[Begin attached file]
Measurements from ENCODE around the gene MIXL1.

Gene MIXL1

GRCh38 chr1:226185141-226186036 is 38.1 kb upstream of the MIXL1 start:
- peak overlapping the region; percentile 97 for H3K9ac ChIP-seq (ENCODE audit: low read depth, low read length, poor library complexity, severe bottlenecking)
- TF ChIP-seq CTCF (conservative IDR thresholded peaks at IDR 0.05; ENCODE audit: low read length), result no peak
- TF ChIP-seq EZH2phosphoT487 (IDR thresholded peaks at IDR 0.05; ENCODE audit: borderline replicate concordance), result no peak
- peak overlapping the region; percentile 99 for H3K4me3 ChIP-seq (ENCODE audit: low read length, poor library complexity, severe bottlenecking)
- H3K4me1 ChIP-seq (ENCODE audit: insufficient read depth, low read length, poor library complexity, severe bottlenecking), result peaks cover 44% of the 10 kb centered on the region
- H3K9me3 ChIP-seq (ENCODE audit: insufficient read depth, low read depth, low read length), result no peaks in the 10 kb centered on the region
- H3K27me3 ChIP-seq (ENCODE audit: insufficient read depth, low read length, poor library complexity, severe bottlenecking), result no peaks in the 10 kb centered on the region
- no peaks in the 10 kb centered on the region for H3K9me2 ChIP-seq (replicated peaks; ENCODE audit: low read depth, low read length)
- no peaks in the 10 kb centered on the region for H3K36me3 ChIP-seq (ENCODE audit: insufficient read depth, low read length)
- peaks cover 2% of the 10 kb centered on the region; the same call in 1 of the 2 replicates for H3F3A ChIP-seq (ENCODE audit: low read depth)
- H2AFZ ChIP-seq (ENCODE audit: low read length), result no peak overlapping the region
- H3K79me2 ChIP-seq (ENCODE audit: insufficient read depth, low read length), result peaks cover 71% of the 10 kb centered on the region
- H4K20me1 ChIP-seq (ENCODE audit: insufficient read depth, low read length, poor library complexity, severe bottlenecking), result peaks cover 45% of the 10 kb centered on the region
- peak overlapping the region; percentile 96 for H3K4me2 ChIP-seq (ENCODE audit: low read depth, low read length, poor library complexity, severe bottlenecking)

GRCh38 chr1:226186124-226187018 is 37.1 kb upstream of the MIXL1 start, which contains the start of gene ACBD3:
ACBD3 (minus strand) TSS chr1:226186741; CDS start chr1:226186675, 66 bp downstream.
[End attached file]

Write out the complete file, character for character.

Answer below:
Measurements from ENCODE around the gene MIXL1.

Gene MIXL1

GRCh38 chr1:226185141-226186036 is 38.1 kb upstream of the MIXL1 start:
- peak overlapping the region; percentile 97 for H3K9ac ChIP-seq (ENCODE audit: low read depth, low read length, poor library complexity, severe bottlenecking)
- TF ChIP-seq CTCF (conservative IDR thresholded peaks at IDR 0.05; ENCODE audit: low read length), result no peak
- TF ChIP-seq EZH2phosphoT487 (IDR thresholded peaks at IDR 0.05; ENCODE audit: borderline replicate concordance), result no peak
- peak overlapping the region; percentile 99 for H3K4me3 ChIP-seq (ENCODE audit: low read length, poor library complexity, severe bottlenecking)
- H3K4me1 ChIP-seq (ENCODE audit: insufficient read depth, low read length, poor library complexity, severe bottlenecking), result peaks cover 44% of the 10 kb centered on the region
- H3K9me3 ChIP-seq (ENCODE audit: insufficient read depth, low read depth, low read length), result no peaks in the 10 kb centered on the region
- H3K27me3 ChIP-seq (ENCODE audit: insufficient read depth, low read length, poor library complexity, severe bottlenecking), result no peaks in the 10 kb centered on the region
- no peaks in the 10 kb centered on the region for H3K9me2 ChIP-seq (replicated peaks; ENCODE audit: low read depth, low read length)
- no peaks in the 10 kb centered on the region for H3K36me3 ChIP-seq (ENCODE audit: insufficient read depth, low read length)
- peaks cover 2% of the 10 kb centered on the region; the same call in 1 of the 2 replicates for H3F3A ChIP-seq (ENCODE audit: low read depth)
- H2AFZ ChIP-seq (ENCODE audit: low read length), result no peak overlapping the region
- H3K79me2 ChIP-seq (ENCODE audit: insufficient read depth, low read length), result peaks cover 71% of the 10 kb centered on the region
- H4K20me1 ChIP-seq (ENCODE audit: insufficient read depth, low read length, poor library complexity, severe bottlenecking), result peaks cover 45% of the 10 kb centered on the region
- peak overlapping the region; percentile 96 for H3K4me2 ChIP-seq (ENCODE audit: low read depth, low read length, poor library complexity, severe bottlenecking)

GRCh38 chr1:226186124-226187018 is 37.1 kb upstream of the MIXL1 start, which contains the start of gene ACBD3:
ACBD3 (minus strand) TSS chr1:226186741; CDS start chr1:226186675, 66 bp downstream.